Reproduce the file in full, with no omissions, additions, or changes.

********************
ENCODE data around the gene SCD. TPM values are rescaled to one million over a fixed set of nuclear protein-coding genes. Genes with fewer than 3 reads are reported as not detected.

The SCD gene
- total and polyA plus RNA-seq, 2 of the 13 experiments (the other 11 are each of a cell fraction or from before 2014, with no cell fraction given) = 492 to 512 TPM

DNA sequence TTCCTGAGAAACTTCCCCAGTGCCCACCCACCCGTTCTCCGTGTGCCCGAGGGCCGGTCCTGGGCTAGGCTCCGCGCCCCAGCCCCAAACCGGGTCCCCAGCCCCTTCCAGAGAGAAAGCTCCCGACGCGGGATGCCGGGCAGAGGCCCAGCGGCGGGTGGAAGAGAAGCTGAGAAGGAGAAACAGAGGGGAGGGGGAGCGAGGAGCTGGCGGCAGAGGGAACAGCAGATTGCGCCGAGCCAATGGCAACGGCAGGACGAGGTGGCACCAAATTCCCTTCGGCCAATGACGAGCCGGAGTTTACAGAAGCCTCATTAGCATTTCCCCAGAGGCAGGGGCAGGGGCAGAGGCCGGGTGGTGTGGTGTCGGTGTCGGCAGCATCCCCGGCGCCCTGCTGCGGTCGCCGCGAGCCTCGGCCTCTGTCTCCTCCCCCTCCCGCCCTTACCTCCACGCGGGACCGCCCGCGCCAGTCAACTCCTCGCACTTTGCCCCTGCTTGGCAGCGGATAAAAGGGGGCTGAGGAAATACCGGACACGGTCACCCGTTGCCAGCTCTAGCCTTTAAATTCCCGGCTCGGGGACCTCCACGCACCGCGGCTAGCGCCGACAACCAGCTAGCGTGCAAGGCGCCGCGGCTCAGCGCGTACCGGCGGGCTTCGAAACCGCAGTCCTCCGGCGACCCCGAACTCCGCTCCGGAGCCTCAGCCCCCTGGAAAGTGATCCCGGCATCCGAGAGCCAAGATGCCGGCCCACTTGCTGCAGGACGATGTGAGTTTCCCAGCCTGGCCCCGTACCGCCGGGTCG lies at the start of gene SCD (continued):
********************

ENCODE data around the gene SCD. TPM values are rescaled to one million over a fixed set of nuclear protein-coding genes. Genes with fewer than 3 reads are reported as not detected.

The SCD gene
- total and polyA plus RNA-seq, 2 of the 13 experiments (the other 11 are each of a cell fraction or from before 2014, with no cell fraction given) = 492 to 512 TPM

DNA sequence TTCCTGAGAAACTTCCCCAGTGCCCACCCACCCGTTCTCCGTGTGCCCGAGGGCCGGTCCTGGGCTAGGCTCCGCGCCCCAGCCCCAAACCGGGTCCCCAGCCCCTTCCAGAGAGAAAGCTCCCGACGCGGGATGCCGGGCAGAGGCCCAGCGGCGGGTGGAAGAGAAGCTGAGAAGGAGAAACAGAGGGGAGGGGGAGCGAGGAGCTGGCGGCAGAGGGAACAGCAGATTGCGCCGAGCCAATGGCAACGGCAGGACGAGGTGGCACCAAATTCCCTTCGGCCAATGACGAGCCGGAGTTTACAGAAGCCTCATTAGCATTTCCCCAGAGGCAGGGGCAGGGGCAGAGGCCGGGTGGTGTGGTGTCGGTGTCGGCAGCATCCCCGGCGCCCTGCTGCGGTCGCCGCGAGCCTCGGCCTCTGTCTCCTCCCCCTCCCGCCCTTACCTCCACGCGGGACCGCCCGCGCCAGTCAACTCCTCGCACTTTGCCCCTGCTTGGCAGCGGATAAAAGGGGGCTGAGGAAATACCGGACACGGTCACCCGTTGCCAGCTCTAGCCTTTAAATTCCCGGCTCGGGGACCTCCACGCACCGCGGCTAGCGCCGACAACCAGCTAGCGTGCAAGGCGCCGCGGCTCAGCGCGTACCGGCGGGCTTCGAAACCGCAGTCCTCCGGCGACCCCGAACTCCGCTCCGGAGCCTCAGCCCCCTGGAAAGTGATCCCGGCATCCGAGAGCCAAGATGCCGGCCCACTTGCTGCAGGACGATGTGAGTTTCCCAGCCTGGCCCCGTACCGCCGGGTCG lies at the start of gene SCD (continued):